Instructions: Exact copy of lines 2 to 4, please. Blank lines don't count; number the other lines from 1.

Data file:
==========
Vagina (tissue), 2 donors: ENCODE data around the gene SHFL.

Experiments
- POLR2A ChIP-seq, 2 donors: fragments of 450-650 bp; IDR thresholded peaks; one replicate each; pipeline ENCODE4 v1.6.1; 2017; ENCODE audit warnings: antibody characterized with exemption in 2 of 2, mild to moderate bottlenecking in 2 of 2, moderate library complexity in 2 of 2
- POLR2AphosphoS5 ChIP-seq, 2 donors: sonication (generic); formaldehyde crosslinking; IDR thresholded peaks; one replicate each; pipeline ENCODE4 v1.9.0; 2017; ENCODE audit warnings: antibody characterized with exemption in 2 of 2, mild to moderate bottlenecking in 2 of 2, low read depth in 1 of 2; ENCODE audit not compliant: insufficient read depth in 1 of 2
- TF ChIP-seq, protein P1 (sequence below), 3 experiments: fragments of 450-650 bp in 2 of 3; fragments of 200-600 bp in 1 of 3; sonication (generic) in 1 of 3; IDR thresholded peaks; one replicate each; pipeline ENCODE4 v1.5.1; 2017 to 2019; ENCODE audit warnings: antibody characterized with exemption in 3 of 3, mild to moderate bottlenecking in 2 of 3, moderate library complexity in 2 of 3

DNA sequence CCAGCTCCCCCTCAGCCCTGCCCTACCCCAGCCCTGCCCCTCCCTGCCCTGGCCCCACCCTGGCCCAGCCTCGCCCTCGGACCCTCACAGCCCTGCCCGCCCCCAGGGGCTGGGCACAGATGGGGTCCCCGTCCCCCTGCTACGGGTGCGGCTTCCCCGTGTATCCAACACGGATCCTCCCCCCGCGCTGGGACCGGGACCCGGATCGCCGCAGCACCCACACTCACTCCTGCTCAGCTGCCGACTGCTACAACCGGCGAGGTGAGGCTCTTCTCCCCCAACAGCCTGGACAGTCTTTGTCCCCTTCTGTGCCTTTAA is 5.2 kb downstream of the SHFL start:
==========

Experiments
- POLR2A ChIP-seq, 2 donors: fragments of 450-650 bp; IDR thresholded peaks; one replicate each; pipeline ENCODE4 v1.6.1; 2017; ENCODE audit warnings: antibody characterized with exemption in 2 of 2, mild to moderate bottlenecking in 2 of 2, moderate library complexity in 2 of 2
- POLR2AphosphoS5 ChIP-seq, 2 donors: sonication (generic); formaldehyde crosslinking; IDR thresholded peaks; one replicate each; pipeline ENCODE4 v1.9.0; 2017; ENCODE audit warnings: antibody characterized with exemption in 2 of 2, mild to moderate bottlenecking in 2 of 2, low read depth in 1 of 2; ENCODE audit not compliant: insufficient read depth in 1 of 2